Sep 26, 2016 / by Susan Anderson
THE TRUTH ABOUT STUDENT LOAN DEBT RELIEF SCAMS – AND HOW TO GET REAL, FREE STUDENT LOAN HELP
Search “Debt Relief Scams” on Google, and your query will yield receive more than 300,000 unique results. In just this past year, a barrage of articles warning student loan borrowers about debt relief fraud have been published on the web at a rapid rate.
Review the latest debt relief scam news, and you’re bombarded by a spectrum of stories, like a $7.9 million settlement with the FTC by scammers DebtPro 123, and the fraudulent Student Loan Project, which misrepresented its relationship with the U.S. Department of Education (ED), implying that the government was affiliated with their services.
Unfortunately, it doesn’t end there. In March, the Consumer Financial Protection Bureau (CFPB) took action to halt a student loan debt relief scam sourced from Student Aid Institute, which tricked borrowers into paying fees for federal loan benefits and misrepresented to consumers that it was affiliated with the Department of Ed. Asking for large, up-front fees, Student Aid Institute drove student loan borrowers to enroll in income-driven plans available for free from the ED and its loan servicers.
The scammers’ pitch? Their “debt resolution program” will completely resolve student loan debts, or, at the very least, reduce the total outstanding debt by 70-80 percent on average. Make no mistake — making either of these claims is 100 percent illegal, and any company caught making them is ordered by the federal government to pay a penalty, halt debt relief operations, and stop charging affected customers immediately.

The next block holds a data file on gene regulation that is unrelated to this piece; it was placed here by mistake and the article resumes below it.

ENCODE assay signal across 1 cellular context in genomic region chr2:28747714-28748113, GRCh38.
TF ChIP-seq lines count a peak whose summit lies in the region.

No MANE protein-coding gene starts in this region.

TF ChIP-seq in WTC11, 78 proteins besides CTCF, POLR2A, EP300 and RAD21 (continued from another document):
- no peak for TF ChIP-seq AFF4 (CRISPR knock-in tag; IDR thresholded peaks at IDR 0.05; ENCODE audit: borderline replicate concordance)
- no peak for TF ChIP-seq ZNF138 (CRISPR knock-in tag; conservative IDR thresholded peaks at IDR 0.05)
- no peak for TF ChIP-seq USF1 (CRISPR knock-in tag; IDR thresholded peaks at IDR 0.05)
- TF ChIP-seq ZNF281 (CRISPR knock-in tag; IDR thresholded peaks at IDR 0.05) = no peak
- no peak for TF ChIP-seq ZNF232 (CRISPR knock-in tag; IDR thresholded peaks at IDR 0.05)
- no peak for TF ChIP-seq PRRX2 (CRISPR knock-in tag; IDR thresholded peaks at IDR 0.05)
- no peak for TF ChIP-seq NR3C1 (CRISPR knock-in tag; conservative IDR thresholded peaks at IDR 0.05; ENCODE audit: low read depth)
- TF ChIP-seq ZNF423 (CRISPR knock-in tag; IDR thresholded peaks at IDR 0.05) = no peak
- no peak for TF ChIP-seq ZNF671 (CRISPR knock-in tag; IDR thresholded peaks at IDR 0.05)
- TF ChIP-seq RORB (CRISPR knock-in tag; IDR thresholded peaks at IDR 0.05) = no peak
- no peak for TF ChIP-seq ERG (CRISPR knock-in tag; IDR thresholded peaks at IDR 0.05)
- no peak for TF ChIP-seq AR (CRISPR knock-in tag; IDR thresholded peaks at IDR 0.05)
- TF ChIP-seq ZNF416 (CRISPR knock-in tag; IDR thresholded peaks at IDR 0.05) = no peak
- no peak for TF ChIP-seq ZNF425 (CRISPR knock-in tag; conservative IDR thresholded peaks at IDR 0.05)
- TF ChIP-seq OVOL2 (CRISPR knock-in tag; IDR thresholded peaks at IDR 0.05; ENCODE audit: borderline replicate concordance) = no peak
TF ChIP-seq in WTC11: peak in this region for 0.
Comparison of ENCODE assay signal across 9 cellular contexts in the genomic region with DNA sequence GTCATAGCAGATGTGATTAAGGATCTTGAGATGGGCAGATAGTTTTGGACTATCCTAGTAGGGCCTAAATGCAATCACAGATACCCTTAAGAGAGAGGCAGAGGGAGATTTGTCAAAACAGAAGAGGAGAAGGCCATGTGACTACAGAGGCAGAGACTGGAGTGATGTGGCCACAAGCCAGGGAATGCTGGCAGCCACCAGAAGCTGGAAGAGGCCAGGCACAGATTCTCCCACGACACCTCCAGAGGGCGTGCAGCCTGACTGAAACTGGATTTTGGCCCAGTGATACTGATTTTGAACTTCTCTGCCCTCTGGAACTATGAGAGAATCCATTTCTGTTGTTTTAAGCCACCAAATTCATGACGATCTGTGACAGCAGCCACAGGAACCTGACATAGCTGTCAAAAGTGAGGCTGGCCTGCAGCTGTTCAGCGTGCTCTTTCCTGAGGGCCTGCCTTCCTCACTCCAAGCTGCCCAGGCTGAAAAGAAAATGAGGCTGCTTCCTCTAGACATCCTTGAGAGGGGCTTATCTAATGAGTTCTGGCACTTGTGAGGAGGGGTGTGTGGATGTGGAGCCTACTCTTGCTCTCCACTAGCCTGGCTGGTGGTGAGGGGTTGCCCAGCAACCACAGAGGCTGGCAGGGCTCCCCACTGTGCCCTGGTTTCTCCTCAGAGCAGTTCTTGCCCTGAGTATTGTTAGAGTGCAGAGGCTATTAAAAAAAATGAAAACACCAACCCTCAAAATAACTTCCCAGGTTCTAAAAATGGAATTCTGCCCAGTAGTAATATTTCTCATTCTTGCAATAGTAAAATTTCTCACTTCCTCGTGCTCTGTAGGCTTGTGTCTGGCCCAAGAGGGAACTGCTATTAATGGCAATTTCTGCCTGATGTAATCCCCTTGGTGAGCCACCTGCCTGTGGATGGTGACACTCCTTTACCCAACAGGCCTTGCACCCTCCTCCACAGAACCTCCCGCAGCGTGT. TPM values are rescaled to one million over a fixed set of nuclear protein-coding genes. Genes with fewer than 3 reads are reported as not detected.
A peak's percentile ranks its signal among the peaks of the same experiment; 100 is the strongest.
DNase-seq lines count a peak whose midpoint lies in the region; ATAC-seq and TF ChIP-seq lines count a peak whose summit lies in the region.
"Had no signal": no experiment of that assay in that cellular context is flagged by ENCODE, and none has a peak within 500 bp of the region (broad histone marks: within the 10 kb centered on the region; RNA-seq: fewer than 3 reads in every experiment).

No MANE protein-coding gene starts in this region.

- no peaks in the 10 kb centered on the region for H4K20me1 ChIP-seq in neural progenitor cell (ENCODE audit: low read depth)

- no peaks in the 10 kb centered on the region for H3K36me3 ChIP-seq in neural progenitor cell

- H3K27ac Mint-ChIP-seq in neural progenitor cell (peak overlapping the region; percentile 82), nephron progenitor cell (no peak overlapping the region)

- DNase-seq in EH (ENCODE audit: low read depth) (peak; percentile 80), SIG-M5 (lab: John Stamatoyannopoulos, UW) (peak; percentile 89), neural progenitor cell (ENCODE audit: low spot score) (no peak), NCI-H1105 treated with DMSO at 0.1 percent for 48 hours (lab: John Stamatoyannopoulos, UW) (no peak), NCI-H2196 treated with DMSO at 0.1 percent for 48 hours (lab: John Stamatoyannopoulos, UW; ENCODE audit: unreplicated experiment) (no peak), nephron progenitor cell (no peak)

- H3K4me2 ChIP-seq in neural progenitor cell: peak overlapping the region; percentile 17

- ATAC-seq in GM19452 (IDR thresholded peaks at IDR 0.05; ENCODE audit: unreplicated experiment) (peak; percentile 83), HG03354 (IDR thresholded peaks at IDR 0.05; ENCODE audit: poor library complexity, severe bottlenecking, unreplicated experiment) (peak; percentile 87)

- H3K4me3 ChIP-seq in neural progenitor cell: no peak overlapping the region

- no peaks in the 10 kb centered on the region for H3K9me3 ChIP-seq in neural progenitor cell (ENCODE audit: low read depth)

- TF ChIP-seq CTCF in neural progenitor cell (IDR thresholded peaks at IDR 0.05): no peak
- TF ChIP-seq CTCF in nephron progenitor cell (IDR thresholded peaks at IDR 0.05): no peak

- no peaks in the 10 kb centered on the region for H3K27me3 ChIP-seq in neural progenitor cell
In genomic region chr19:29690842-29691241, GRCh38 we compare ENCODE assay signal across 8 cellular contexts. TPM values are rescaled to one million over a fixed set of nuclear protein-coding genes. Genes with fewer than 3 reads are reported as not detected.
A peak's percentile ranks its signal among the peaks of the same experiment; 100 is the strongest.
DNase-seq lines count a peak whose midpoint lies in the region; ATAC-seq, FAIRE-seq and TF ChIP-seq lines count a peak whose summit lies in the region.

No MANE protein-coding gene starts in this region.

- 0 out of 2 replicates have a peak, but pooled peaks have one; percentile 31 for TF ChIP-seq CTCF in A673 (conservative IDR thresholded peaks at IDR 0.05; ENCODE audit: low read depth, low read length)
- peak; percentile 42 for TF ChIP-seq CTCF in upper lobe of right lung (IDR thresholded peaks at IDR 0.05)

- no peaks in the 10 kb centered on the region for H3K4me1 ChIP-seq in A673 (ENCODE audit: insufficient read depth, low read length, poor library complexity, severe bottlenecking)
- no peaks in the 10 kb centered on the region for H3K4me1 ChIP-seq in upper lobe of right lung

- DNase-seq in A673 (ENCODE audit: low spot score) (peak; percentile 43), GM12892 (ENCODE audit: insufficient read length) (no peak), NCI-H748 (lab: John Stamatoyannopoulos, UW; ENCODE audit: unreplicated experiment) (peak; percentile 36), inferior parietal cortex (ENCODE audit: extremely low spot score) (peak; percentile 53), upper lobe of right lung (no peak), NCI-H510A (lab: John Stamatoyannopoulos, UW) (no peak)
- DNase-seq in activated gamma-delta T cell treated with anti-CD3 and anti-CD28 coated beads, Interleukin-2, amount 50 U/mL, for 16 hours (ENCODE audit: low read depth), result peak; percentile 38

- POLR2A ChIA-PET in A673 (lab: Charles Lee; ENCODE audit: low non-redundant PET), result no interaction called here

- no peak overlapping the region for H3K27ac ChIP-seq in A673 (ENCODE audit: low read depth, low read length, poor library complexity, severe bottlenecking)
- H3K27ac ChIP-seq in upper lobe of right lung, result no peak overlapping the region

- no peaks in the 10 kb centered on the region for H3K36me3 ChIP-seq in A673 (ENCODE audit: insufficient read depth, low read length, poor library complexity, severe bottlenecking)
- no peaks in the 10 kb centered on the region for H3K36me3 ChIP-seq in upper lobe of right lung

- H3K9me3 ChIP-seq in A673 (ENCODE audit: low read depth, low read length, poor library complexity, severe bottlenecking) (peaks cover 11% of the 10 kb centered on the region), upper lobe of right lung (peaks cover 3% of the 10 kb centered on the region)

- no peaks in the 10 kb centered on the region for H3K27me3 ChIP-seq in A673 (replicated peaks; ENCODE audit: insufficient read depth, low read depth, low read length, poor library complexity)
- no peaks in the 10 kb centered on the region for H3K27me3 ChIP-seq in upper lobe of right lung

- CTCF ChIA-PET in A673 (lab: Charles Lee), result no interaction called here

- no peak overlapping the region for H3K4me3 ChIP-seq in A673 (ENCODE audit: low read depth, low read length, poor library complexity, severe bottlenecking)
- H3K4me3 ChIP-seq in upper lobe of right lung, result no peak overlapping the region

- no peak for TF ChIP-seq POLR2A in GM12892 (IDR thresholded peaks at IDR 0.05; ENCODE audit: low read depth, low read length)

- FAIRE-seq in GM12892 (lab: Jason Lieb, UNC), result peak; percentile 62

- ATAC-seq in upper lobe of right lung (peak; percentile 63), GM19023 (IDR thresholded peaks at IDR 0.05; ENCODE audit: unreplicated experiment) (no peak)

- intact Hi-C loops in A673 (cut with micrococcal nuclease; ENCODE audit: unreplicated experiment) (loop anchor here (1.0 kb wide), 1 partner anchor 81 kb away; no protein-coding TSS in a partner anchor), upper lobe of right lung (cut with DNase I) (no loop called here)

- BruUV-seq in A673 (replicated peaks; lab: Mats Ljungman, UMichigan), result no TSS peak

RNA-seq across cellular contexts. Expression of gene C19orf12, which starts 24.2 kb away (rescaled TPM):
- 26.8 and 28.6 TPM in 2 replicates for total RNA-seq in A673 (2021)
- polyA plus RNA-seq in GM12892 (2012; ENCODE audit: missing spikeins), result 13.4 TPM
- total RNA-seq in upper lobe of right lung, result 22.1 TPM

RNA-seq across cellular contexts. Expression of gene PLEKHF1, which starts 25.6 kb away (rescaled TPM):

For student loan borrowers, the message is simple: If an offer to help seems too good to be true – it probably is. Avoid debt relief scams and instead, empower yourself to get real, free help from the ED and your loan servicer. Don’t forget these 3 truths about student loan scams and when in doubt, contact your loan servicer instead. 1) Remember, You Never Have to Pay to Get Help: Borrower assistance for federal educational loans is always available for free through the ED — though many may not have realized it until now. 2) Watch Out for Bogus Names: If it’s a private company, but its name contains the words “national,” “federal,” or some other silly, less-than-official name, consider it a red flag. 3) Don’t Expect a Free Ride: If you receive a promise to receive immediate relief, forgive your student loans outright, or get yourself out of default, hang on. Student debt relief companies often advertise that they can get your loans forgiven, lower your monthly payments, or even settle your debt if you’re in default. However, loan forgiveness doesn’t happen automatically. In practice, these companies usually help customers apply for a Direct Consolidation Loan, in which the government pays off your individual loans and issues you a new one that combines your previous balances. You can get this help for free from your loan servicer.
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